Teresa Cyr, 85, of Fort Fairfield receives her first dose of the Pfizer coronavirus vaccine at Northern Maine Community College in Presque Isle on Friday, Feb. 5, 2021. Credit: Courtesy of Northern Light AR Gould Hospital

For Teresa Cyr, a Friday appointment for a coronavirus vaccine at Northern Maine Community College in Presque Isle brought a sigh of relief. The 85-year-old from Fort Fairfield called the local agency on aging for help registering and got an appointment within a week.

“I think it will make me less worried for me and my family,” Cyr said.

She is one of the more than 7,500 Aroostook County residents who have gotten a first vaccine as Maine has continued to roll them out to residents age 70 and up. The largest county by land area east of the Mississippi River has led the state in early administration, with 11.4 percent of residents getting a first dose and 4.3 percent having received second doses.

At first glance, isolated Aroostook County might not seem well-suited for a quick rollout. It has seen lower flu vaccination rates than the state overall over the past few years, according to federal data. News that the Pfizer vaccine would require ultra-cold storage prompted early concern that rural areas would be hampered in early campaigns.

On the ground, independent pharmacies have succeeded in giving vaccines at long-term care facilities. Holiday outbreaks may have reduced vaccine hesitancy and a tight network of public health agencies have been quick to assist older residents. As it is nationally, supply is still a major barrier. Demand for appointments still outstrips doses hospitals can offer.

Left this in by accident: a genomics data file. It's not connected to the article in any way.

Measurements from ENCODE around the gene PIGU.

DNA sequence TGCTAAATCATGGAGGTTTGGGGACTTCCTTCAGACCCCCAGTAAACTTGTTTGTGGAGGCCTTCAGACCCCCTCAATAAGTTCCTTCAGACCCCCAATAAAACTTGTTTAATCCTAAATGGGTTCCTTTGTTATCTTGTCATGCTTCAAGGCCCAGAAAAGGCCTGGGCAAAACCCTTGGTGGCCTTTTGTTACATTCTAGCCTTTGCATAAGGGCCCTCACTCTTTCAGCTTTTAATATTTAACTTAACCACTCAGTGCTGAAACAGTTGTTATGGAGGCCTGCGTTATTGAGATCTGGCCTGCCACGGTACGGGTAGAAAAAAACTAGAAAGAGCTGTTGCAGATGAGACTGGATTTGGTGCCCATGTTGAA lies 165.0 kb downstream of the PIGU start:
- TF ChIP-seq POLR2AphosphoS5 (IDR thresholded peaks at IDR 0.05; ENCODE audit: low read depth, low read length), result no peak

“We’re really communicating well as a county, I think, which is traditionally true for Aroostook County,” said Joy Barresi Saucier, executive director of the Aroostook Area Agency On Aging, which runs a call line to help older residents like Cyr get appointments. “We rally together, and we know each other well up here.”

Mainers aged 70 and up are eligible to receive the vaccine as part of Phase 1B of the state’s distribution plan while also finishing Phase 1A, which offers vaccines to health care workers, residents long-term care facilities and other workers considered essential to the virus response.

The vaccine rollout in December came as Aroostook County, after avoiding the worst of the virus for much of the pandemic, saw a sharp rise in infections, including deadly outbreaks in long-term care facilities. The County has a slightly higher share of residents in nursing homes than other Maine counties. Many facilities have long-standing relationships with independent pharmacies and relied on them to administer early vaccines.

That relationship likely built trust around the vaccine, said John Hebert, owner of Hebert Rexall in Van Buren, who put together materials to combat misinformation about vaccines on social media. The outbreaks reduced vaccine hesitancy, particularly among nursing home workers, who have been less likely than residents to take the vaccine, he said.